Masonry buildings are extremely durable, but they need to be properly maintained. All exposed masonry should be inspected for cracking, spalling, bowing (bulges vertically), sweeping (bulges horizontally), leaning, and mortar deterioration.
As with any building product continuously exposed to the elements, masonry is subject to weathering. Acids in the rain, seismic movement, building settlement, freezing and thawing cycles, impact damage, and dirt take their toll. When visual inspection reveals that the mortar joints are cracking or otherwise deteriorated, restoration is necessary to help maintain the integrity of wall systems and products.
Cracked and broken masonry does not just look bad, but it can affect the integrity of the masonry structure. Depending on the level of deterioration, the crumbling brick or block may allow moisture or leaks into the structure itself.Additionally, once deterioration of this nature begins, it often spreads very rapidly. If ignored, it can lead to the need for removing and replacing whole sections of masonry, which is often more expensive.
Patching will work best for your project when the deteriorated brick or block has just barely begun, and the section or sections of masonry needing removed and replaced for true restoration and lasting durability.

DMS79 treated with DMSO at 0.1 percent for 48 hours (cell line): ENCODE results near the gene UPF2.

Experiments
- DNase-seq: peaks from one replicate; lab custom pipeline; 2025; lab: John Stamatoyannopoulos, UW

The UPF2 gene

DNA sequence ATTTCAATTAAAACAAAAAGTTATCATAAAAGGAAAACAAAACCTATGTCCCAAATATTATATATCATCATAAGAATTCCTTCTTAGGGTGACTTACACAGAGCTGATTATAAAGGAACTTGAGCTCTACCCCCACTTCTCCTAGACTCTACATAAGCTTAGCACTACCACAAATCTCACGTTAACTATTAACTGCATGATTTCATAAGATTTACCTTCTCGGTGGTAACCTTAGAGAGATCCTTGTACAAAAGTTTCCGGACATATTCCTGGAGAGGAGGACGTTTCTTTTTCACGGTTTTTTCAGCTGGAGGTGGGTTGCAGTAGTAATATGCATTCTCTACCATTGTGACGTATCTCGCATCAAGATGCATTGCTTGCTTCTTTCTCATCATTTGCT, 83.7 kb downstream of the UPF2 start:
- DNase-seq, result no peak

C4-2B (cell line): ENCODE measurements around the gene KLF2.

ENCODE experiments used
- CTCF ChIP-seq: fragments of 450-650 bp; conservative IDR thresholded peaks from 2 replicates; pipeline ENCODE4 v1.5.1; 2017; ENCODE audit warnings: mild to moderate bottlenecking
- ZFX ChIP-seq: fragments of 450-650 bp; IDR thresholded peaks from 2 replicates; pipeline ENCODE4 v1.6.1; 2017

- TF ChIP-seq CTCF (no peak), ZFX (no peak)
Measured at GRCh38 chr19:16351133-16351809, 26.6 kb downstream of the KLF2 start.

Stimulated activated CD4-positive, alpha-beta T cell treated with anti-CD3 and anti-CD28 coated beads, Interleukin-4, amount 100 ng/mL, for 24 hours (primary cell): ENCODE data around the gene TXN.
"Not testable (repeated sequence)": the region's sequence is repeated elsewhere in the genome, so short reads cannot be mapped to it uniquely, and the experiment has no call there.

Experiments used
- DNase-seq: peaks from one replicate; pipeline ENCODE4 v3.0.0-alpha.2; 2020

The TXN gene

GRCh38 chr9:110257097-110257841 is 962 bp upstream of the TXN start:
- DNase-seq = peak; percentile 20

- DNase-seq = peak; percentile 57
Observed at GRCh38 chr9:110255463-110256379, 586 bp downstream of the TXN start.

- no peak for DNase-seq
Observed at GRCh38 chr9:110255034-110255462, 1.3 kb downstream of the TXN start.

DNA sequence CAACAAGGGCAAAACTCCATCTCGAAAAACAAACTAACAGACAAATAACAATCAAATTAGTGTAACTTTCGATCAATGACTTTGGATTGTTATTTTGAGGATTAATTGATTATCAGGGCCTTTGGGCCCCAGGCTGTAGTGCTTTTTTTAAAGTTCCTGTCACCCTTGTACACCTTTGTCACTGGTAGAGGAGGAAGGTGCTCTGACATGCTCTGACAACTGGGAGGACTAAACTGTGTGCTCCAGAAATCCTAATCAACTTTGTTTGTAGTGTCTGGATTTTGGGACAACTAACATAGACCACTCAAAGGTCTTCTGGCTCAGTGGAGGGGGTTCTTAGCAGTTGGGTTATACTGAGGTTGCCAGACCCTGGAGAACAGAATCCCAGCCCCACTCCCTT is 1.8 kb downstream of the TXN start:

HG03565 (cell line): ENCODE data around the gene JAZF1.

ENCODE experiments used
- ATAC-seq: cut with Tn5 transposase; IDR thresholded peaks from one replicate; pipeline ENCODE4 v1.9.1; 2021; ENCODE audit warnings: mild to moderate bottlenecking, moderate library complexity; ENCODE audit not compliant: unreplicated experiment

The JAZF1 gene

If patching is not done in the early stages of deterioration, the masonry can crumble away completely and large voids may occur, causing leaks and other problems with the structure. If there is wide spread deterioration to the brick, block, or terra cotta, you will need to pursue further restoration,Sections of the masonry may need to be removed and replaced entirely, rather than just patching.
Although masonry can deform elastically over long periods of time to accommodate small amounts of movement, large movements normally cause cracking. Cracks may appear along the mortar joints or through the masonry units.
Masonry products and materials are by far the most durable available for construction, especially when installed by quality contractors who employ trained, skilled craftworkers. Mortar joints are serviceable for 35 years or more when properly installed. The masonry units themselves, typically brick or concrete block, may have a serviceable life of 100 years or more.